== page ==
I called Angela that night and told her that dad had come through for me on the college front. She laughed and said, “Hon, you finally got your letter—from the grave.”   I teared up a bit as I thought about that, and how I just assumed that relationships have a hard stop in death. My relationship with my father was always strained. We were incapable of giving the other what the other needed: I yearned for acceptance and engagement; he expected excellence and conformity. Since his passing seven years ago, I have felt his love in ways I never did when he was alive. And since my grandmother passed last summer, I often dream of her and awake feeling like I’ve just spent the afternoon with my best friend. For Christmas I bought myself a copy of Brian Kershisnik’s “She Will Find What is Lost.” When I first saw it, I was speechless. It captures what I know has happened to me. I have been buoyed up by loving people I cannot see. I just never realized my dad was among them. I now accept that those on the other side are indeed present with us, rooting for us, and occasionally, writing letters for us.  We can find what was lost.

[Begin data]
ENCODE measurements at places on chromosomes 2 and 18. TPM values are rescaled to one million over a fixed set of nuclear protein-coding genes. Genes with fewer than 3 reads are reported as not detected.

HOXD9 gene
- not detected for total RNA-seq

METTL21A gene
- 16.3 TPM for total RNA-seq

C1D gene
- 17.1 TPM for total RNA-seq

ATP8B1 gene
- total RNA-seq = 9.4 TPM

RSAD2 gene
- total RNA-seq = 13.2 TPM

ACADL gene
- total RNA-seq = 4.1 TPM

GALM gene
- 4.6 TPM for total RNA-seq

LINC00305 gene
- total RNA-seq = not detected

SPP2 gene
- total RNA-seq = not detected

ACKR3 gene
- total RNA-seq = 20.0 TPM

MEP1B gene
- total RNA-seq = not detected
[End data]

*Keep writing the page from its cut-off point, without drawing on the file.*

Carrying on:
Jonah was accepted to USU and starts this fall.

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17 Responses

  1. Megan says:

    Logan is a great place to live; I’ve lived here since graduating from high school 8 years ago and love it to death.

  2. Dindy says:

    one of the best post of all,time. Made me sad and happy ( mostly happy) and made me cry. There were so many wonderful truths and so many inspiring thoughts! LOVED this Heatha!!

  3. Julia says:

    Love this Heather! Makes me happy on so many levels. Go Aggies. I’ll set Jonah up with my cute niece who will be a freshman too.

  4. Janika says:

    There is so much to love about this story. Thank you for sharing it! I am a year behind you in the “11th grade panic,” so this essay really hit home and gave me hope that it. will. all. work. out.

  5. Rachel says:

    So beautiful and so tear inducing.

    And I purchased that same painting for myself this last year too. It was so needed.

  6. Laura says: